Switch that lever to the sew position and you should be good to go. Then, it may not be that simple of a problem. The bobbin gear may be defective,. worn out, or broken and that means a trip to the repairman. If you have a Touch N Sew sewing machine, they are complicated to repair and you should not do it yourself.
Also, check your hand wheels, both the large and the small, to make sure they are engaged properly. You will have to hold the larger wheel with one hand while you tighten the smaller one with the other.
Also, you need to check to see if a small thread got stuck in the wrong place. If it has, you need to remove it and give your machine a good cleaning. A dirty machine causes a lot of problems and it is the first source to check. Make sure to keep a cleaning schedule to help remind you of the last time you cleaned it.
The first thing you need to do is clean your machine. You never know where dirt, lint, or loose threads get into and even a small piece can stop your expensive sewing machine from working fast.
Next, you should lubricate your sewing machine regularly and only use the approved sewing machine oil for your sewing machine. Check your manual to see what that is as different machines may use different types of sewing machine oil.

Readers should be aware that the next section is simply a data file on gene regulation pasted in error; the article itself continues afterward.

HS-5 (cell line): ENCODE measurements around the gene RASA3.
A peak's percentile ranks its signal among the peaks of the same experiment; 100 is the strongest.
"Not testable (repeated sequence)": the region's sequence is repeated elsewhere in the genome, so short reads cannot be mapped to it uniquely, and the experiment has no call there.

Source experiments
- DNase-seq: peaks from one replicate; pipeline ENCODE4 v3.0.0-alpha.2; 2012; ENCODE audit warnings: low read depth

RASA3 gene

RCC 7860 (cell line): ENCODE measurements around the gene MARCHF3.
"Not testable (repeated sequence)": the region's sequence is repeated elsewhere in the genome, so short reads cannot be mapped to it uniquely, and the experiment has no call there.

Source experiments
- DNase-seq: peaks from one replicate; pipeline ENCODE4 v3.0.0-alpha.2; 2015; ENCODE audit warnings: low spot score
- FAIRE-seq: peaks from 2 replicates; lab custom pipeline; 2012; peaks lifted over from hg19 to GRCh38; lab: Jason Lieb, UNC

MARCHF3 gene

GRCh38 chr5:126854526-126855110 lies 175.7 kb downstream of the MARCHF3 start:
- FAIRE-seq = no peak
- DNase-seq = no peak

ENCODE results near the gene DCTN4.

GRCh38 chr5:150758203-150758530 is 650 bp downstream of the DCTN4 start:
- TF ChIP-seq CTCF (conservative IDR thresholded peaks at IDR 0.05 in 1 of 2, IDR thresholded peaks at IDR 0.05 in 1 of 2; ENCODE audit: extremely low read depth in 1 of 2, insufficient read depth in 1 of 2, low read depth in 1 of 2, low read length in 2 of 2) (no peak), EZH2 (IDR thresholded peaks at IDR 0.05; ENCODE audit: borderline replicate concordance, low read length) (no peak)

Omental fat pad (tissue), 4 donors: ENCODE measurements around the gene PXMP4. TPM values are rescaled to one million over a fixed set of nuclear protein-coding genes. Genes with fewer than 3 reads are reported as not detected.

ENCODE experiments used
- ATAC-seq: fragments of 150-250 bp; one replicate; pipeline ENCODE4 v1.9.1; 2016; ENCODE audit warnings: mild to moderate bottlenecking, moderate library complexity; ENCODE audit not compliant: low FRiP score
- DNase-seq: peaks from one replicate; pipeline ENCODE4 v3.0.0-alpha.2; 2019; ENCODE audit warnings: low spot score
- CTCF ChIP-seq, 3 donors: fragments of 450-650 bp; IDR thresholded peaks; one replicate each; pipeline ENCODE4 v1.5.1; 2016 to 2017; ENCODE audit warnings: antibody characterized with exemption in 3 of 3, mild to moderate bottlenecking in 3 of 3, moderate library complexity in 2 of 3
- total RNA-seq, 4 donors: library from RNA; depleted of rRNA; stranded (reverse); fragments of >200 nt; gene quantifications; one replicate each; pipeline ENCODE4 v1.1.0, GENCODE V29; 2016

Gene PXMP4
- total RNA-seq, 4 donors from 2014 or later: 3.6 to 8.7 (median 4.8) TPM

If you have a computerized sewing machine, check for the speed controller’s location. If you have one, move the switch to fast. It is a simple thing to do but you would be surprised at how many people do not think about this option.
Or adjust your foot pedal. It is easy and simple to do. Always go for the simple solutions first, that way they are eliminated and you can spare yourself a trip to the repairman.
Slow-moving sewing machines happen for many reasons. The key is to have a checklist on hand to help you eliminate possible sources for the problem and speed up your repair time.
Also, keep a lubricating and cleaning schedule so you can exclude those options when your sewing machine slows down.